thanks for the additional information. I'd like to add another topic that needs clarification on my side.

For the combination of prohibitions and alternative-specific attributes, complete enumeration should be used as standard approach, giving the best D-Efficiency also in my case.

However, compared to balanced overlap, the choice is harder to process for the respondent, as all levels differ for the different attributes.

Now with respondents eventually applying a heuristical approach and eliminating attributes from their choice process, the results of the study might not reflect the real results.

My question is, if there's maybe some rule of thumb, explaining on when to pick complete enumeration despite this possible drawback over balanced overlap.

Thanks again for your support!

As you note, if respondents are using non-compensatory  rules, a design with overlap is likely to incline respondents to deeper attribute processing than is a design without overlap.  I don't know of a rule of thumb about how often to expect respondents to do non-compensatory consideration of attributes, but in academic reviews I think the proportion of such respondents in a range of studies ran as high as 70% and as low as 20% - in other words, it seems very common.  My preference is to use balanced overlap as a default and to move away from it only if the benefits of other methods are large.
Thanks Keith.

Within my current study, Complete Enumeration gives me a 16% higher D-Efficiency compared to Balanced Overlap.
Just looking at this bare number, would you consider Balanced Overlap to be the method of choice.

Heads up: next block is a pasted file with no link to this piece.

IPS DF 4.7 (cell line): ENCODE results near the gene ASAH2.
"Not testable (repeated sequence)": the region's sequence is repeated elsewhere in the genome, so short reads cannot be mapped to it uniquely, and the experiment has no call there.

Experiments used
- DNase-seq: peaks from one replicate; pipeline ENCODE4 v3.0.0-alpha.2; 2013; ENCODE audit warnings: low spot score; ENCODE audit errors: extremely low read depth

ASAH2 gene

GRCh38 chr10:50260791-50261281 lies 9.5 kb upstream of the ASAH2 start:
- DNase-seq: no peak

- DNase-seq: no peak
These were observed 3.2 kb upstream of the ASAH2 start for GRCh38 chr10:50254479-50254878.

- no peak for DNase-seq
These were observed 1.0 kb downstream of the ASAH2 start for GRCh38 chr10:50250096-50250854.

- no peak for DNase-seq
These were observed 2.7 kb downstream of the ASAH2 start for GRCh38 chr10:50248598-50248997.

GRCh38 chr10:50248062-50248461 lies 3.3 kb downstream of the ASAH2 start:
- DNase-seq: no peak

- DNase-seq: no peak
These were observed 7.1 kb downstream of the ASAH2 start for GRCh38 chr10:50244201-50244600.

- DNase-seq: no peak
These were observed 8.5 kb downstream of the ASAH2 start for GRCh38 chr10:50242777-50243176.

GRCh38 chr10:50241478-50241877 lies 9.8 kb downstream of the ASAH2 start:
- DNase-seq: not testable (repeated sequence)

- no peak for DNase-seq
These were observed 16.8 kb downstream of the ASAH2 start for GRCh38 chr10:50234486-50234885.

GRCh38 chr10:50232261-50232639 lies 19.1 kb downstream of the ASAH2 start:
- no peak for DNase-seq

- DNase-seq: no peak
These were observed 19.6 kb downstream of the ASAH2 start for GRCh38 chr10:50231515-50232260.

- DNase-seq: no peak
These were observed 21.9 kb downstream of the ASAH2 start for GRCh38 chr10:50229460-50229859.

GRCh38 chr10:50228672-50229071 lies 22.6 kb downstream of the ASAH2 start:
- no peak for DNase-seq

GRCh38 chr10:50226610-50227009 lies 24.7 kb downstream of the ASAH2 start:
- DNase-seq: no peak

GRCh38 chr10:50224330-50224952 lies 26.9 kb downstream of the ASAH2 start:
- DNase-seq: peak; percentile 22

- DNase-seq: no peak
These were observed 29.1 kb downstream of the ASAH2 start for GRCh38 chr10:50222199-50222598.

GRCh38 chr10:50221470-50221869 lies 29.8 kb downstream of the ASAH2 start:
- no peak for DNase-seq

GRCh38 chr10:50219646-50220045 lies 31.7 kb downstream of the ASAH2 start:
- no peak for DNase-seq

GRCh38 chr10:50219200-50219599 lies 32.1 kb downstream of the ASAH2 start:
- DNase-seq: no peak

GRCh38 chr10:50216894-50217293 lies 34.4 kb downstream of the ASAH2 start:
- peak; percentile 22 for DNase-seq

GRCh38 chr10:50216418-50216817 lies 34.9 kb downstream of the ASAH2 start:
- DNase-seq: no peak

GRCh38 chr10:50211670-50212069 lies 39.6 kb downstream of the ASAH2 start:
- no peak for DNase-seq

Thank you very much!
Efficiency means one good thing but overlap seeks to provide another, and there's really no easy way to get the best design for both objectives in most studies.

Of course an efficient design will be more efficient than an overlap design.  But an overlap design leads to deeper attribute processing among non-compensatory choosers than will an efficient design with no overlap on important attributes.  

If I think respondents may choose lexicographically, then an efficient design with no overlap will allow you only to learn what the most important attribute is and you will be better with a design with overlap.  If your respondents choose based on the total utility of an alternative, and not with any non-compensatory rules, then you're better off with the efficient design.  

Without knowing the utilities and decision rules in advance, it's a little hard to say which design will have been better for you once you know the answer, but this is a problem we all face.

That said, knowing how prevalent lexicographic choosing is, I usually prefer to play it safe and use Balanced Overlap.  Indeed, that's why it's the default design method in our software.
Thank you for the feedback. I'm now also tending towards the use of Balanced Overlap. (eventually compensating the efficiency disadvantage by adding another choice task).

However I did not consider the difference in std. errors so far. While for Complete Enumeration I'm staying below the recommended thresholds of .05/.10, for Balanced Overlap I'm getting std. errors of up to .13/.14 (for alternative-specific attributes).

Might I ask one more time for your take on this Keith? Thanks so much!
Philipp, well, it's not ideal, but it's also not too bad, since you're only a little over the 0.10 rule of thumb for alternative specific effects.  That rule of thumb is sensitive to sample size and really dates back to when we ran CBC with aggregate logit - since most folks run HB MNL analysis on their CBCs these days, these aren't the standard errors you're going to get anyway - but they're helpful as a rule of thumb.  

Plus, I don't know about you, but I don't live in the ideal world (apparently like you, I work for a living instead of reclining on a beach reading a book on my own private tropical island) - so I've sort of resolved myself to accepting some non-ideal things.  

Good luck!